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One of the Pharisees asked Jesus to eat with him, and he went into the Pharisee’s house and took his place at the table. And a woman in the city, who was a sinner, having learned that he was eating in the Pharisee’s house, brought an alabaster jar of ointment. She stood behind him at his feet, weeping, and began to bathe his feet with her tears and to dry them with her hair. Then she continued kissing his feet and anointing them with the ointment.
Now when the Pharisee who had invited him saw it, he said to himself, ‘If this man were a prophet, he would have known who and what kind of woman this is who is touching him – that she is a sinner.’ Jesus spoke up and said to him, ‘Simon, I have something to say to you.’ ‘Teacher,’ he replied, ‘speak.’ ‘A certain creditor had two debtors; one owed five hundred denarii, and the other fifty. When they could not pay, he cancelled the debts for both of them. Now which of them will love him more?’ Simon answered, ‘I suppose the one for whom he cancelled the greater debt.’ And Jesus said to him, ‘You have judged rightly.’
Then turning towards the woman, he said to Simon, ‘Do you see this woman? I entered your house; you gave me no water for my feet, but she has bathed my feet with her tears and dried them with her hair. You gave me no kiss, but from the time I came in she has not stopped kissing my feet. You did not anoint my head with oil, but she has anointed my feet with ointment. Therefore, I tell you, her sins, which were many, have been forgiven; hence she has shown great love. But the one to whom little is forgiven, loves little.’ Then he said to her, ‘Your sins are forgiven.’ But those who were at the table with him began to say among themselves, ‘Who is this who even forgives sins?’ And he said to the woman, ‘Your faith has saved you; go in peace.’
Today’s reading calls us to, once again, reflect on the nature of ‘love’: our love for God. We are presented with a scene that is easy to picture in our mind’s eye. Jesus is at a dinner party in the house of Simon the Pharisee. Our attention is also drawn to an uninvited guest: the unnamed sinful woman, who wept and bathed Jesus’ feet with ointment and then dried his feet with her hair. As we look upon this scene we are invited to observe a ‘sleight of the hand’, a trompe-l’oeil,which is almost worthy of a good whodunnit. The question we need to consider revolves around the motivations and practices of the principal characters.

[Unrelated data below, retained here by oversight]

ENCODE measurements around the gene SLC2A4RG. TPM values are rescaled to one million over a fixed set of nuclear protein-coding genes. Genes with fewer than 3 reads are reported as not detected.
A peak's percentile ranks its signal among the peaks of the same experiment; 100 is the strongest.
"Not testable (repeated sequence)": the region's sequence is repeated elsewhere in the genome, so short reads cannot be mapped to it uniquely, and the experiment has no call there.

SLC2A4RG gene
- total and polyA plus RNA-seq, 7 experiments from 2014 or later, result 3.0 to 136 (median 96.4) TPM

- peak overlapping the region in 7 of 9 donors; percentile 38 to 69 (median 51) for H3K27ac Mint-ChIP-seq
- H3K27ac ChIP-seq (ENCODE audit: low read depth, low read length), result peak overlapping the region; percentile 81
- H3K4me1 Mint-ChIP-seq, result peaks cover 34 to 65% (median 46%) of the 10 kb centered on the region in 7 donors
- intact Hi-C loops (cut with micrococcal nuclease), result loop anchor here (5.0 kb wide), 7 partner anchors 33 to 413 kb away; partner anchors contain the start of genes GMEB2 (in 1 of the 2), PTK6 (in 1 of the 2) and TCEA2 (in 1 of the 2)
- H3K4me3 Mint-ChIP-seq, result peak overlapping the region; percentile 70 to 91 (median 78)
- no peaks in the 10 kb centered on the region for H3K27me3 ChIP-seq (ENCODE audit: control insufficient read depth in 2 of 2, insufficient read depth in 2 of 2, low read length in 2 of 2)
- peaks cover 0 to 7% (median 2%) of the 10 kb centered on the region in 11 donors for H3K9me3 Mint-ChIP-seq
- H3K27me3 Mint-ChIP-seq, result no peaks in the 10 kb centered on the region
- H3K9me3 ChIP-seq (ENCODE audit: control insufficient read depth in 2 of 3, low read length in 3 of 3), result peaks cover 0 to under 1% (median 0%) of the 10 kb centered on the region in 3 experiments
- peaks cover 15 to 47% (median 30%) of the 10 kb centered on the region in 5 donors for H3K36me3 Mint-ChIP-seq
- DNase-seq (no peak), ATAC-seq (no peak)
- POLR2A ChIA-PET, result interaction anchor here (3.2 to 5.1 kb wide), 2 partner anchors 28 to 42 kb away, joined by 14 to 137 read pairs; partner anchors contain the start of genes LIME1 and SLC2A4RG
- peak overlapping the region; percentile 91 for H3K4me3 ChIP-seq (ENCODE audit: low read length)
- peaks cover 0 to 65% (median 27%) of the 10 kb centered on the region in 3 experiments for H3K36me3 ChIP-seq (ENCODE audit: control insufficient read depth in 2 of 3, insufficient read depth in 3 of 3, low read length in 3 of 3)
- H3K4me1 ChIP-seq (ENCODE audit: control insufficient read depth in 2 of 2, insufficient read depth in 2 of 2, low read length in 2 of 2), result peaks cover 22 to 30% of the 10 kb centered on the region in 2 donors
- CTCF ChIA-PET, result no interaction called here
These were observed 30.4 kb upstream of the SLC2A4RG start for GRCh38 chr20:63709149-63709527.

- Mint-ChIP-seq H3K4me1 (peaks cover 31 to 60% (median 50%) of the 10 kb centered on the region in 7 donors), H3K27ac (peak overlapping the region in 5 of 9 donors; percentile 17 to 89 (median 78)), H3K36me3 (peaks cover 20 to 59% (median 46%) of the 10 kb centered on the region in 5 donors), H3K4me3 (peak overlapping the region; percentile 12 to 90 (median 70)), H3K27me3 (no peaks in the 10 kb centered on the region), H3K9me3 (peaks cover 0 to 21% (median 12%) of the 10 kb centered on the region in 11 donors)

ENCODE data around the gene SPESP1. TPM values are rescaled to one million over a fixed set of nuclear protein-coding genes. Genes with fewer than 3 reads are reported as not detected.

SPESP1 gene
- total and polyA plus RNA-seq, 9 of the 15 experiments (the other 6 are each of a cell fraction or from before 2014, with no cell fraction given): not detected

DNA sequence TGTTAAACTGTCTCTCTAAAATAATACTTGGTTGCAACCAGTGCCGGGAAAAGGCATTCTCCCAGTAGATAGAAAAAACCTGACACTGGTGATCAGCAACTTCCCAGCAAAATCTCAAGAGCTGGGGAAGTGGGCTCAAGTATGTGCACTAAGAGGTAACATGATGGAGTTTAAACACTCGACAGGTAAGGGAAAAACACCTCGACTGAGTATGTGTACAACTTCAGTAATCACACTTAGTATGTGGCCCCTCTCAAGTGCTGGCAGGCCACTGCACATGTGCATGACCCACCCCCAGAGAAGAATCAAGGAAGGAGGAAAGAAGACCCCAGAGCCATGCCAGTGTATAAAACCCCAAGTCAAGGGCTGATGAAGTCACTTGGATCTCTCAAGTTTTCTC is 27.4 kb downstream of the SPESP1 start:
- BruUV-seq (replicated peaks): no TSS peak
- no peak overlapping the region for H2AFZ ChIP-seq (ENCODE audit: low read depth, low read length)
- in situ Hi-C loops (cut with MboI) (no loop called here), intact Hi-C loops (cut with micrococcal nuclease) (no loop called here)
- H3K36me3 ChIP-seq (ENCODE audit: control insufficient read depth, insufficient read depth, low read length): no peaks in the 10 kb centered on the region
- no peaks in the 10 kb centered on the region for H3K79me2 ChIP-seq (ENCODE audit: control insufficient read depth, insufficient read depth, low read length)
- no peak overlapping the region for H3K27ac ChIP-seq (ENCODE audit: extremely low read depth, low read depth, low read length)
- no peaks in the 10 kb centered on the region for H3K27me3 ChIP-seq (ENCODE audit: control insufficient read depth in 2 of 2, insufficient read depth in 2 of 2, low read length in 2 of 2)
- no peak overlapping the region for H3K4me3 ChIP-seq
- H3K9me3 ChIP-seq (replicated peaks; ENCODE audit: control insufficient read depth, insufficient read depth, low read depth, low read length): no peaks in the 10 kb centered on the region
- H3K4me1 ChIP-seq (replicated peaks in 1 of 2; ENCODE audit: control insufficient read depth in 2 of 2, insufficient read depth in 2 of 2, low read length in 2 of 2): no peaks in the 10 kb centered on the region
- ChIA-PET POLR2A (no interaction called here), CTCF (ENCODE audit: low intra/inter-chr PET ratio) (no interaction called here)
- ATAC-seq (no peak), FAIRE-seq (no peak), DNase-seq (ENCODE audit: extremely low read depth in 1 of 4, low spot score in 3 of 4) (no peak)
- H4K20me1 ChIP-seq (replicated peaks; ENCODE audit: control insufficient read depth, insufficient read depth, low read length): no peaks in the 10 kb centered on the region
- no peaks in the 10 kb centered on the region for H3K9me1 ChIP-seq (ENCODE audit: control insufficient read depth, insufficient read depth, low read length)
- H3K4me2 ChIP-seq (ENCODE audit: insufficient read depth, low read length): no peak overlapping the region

Simon the Pharisee has invited Jesus to dine with him. The unnamed woman, who had not been invited to the meal, comes into the scene and performs a ritual act of cleansing that demonstrates a level of poor taste that would offend any who knew the strict rules of Judaism. Which one is the ‘good’ guy, and which the ‘bad’?
Not surprisingly, and very much in the spirit of so many of those whodunnits that amuse and entertain, things are not as simple as they seem. It is revealed that Jesus’ host failed to offer the normal courtesies of ritual cleansing when Jesus arrived. This is both surprising and suggestive. It suggests that Simon did not consider Jesus worthy of such normal courtesies and, perhaps, he was not that observant a Pharisee as he would like others to believe. The unnamed sinful woman, for her part, was a gate-crasher, an uninvited presence at the party, but it was she who performed the rituals that should have been offered by the host. What a tangle of actions and motivations!
Perhaps we should not be surprised to read that Jesus did not join Simon the Pharisee in condemning the actions of the unnamed woman. She recognized her sinful nature and the need to seek forgiveness. She recognized the true nature of Jesus and sought forgiveness through an act of lowly service. The arrogance and the negligence of Simon demonstrated a disregard for Jesus’ divinity, perhaps even a contempt! The faith and love demonstrated by the unnamed woman led to her sins being forgiven, and the opening up of a new future. Not so for the negligent host.
Let us pray that we might take our sinful lives to Christ and seek his forgiveness. Let us pray that we might approach God in lowliness and humility, setting aside human pride and vanity. Let us pray that, as we seek God’s forgiveness for ourselves, we might also forgive others with an open, generous and loving heart.